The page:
When Barry Lopez's Arctic Dreams - Imagination and Desire in a Northern Landscape appeared
in 1986 I remember Malcolm Parry telling me it was one of the best
books he had ever read. Since I also read fiction (Mac doesn't) I was
skeptical but upon reading Arctic Dreams I agreed with Mac. If I flew
more often I would probably read more non-fiction. It was on board some
airplane that I "discovered" an installment in the New Yorker of John McPhee's wonderful La Place de la Concorde Suisse.
I had to read the conclusion of McPhee's account in which he watched
and documented (in the admirable McFee way) Swiss Army "refresher"
courses with soldier companion Luc Massy. I bought the book. It was
around 1995 that I read a Barry Lopez essay in Harper's (again some airplane) on being aboard a cargo Boeing 747 in a world-wide trip and where he wrote:
"In this world, `perishable' refers to more than flowers, food, and newspapers; it includes everything in tenuous fashion: watches, video games, shades of lipstick, a cut of trouser--objects for which a few days' head start on store shelves is crucial."
I was hooked to reading the occasional non-fiction book. With Mac I share a fondness for Henry Petroski's engineering books which include not only To Engineer Is Human but his excellent autobiography Paperboy - Confessions of a Future Engineer. My interest in "engineering" books began when Erich von Däniken published his questionable "non fiction" Chariots of the Gods in 1968. He was hailed as the "father of the ancient astronaut theory". I preferred L. Sprague de Camp's The Ancient Engineers where the credit for the building of all the ancient wonders was convincingly placed on the shoulders of von Däniken's inferior humans. The just released (and on my bed table right now) Mountains of the Pharaohs - The Untold Story of the Pyramid Builders by Zahi Hawass (secretary general of Egypt's Supreme Council of Antiquities) is no McPhee or Lopez but fascinating, nonetheless.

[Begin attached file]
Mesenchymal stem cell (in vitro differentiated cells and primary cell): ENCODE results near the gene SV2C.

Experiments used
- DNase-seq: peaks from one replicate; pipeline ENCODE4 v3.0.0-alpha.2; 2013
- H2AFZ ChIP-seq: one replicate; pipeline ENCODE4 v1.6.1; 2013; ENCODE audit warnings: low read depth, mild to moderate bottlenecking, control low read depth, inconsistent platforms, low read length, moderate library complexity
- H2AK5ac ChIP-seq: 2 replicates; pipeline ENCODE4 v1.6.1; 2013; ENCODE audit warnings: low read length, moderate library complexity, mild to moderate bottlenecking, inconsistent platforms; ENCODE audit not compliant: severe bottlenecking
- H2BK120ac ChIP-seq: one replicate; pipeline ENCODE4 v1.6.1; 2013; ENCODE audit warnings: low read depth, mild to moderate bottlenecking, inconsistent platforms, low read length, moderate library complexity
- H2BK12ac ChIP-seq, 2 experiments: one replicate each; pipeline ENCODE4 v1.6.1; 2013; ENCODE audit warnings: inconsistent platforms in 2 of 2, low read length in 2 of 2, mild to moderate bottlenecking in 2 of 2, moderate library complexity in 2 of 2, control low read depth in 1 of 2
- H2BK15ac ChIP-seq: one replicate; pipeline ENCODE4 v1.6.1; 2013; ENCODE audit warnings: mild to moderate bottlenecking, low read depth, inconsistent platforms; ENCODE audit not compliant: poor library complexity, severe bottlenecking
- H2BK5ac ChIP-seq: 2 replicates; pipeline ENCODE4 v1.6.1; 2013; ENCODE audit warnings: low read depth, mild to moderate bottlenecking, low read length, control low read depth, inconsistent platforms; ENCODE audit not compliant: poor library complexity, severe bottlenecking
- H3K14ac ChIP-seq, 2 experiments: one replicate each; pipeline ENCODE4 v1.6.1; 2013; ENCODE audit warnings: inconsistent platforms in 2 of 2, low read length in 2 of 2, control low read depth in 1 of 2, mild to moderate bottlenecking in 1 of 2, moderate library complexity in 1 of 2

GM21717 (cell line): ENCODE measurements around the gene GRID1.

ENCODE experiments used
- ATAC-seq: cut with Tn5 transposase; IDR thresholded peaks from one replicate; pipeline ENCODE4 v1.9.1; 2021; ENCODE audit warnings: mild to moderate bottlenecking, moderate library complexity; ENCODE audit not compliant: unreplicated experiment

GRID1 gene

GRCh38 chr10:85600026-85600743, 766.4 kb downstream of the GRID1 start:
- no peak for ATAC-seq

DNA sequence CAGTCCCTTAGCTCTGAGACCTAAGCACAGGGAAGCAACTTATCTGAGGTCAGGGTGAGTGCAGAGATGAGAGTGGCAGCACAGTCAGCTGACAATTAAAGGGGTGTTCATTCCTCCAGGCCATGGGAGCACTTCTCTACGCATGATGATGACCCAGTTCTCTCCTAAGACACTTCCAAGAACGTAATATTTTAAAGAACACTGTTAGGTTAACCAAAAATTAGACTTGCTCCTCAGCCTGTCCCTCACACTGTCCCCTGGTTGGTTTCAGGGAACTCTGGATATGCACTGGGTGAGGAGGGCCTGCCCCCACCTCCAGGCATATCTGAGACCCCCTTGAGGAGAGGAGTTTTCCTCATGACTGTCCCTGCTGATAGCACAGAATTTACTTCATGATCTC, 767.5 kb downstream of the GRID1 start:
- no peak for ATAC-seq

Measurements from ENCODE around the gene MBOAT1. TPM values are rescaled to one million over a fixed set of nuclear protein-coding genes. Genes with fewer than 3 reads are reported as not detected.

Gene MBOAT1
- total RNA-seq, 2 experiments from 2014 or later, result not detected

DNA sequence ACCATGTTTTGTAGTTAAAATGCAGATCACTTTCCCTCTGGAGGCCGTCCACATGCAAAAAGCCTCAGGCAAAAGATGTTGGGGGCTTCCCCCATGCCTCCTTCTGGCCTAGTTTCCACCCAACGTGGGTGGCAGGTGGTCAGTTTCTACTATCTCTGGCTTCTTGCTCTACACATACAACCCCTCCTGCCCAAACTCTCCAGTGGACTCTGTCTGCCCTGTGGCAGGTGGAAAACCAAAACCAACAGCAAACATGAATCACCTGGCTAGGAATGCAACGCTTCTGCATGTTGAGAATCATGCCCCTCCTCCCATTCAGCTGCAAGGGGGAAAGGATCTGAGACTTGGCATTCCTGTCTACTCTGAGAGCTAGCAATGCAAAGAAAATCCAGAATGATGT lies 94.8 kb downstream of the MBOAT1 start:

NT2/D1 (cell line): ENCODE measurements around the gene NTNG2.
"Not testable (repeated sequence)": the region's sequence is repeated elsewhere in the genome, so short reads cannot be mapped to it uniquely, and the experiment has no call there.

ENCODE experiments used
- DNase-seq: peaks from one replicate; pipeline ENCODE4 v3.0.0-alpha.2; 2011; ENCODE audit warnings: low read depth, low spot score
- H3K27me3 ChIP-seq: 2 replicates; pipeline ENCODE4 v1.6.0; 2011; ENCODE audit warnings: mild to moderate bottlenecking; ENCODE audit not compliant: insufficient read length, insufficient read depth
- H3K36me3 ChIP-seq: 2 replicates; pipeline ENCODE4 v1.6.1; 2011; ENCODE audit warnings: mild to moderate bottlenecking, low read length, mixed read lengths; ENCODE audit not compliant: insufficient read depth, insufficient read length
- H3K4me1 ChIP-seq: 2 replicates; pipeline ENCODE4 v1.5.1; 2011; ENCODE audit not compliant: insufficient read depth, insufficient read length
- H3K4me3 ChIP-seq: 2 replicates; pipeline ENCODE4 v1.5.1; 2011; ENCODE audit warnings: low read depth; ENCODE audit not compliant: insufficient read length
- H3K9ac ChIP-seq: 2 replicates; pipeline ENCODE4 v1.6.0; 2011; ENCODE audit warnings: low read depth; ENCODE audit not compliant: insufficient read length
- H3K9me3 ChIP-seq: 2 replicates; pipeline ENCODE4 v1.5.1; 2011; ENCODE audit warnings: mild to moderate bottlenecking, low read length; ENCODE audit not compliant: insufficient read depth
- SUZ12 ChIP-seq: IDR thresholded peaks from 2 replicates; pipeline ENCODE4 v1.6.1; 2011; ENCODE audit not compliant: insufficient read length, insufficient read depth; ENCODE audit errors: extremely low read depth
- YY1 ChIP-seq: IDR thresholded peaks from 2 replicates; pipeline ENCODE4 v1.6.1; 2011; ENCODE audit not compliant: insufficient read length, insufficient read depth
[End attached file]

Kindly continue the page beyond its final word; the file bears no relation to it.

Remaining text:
My friend John Lekich talked, for years, about his favourite non fiction writer A.J. Liebling, to no avail. It was in a copy of Liebling's Between Meals which was on Vancouver Magazine restaurant critic Jamie Maw's living room coffee table when I became a Liebling fan. I read:
Mens san in corpore sano is a contradiction in terms, the fantasy of a Mr. Have-your-cake-and-eat-it. No sane man can afford to dispense with debilitating pleasures; no ascetic can be considered reliably sane. Hitler was the archetype of the abstemious man. When the other krauts saw him drink water in the Beer Hall they should have known he was not to be trusted.
In 1990 when I photographed author Barry Lopez we found we had one thing in common. While I had been educated by Brothers of the Holy Cross and he by Jesuits we both agreed that our Catholic education had given us a more liberal understanding of the world which somehow gave us a competitive edge in some of our pursuits.
Liberal Catholic Education
Ad Maiorem Dei Gloriam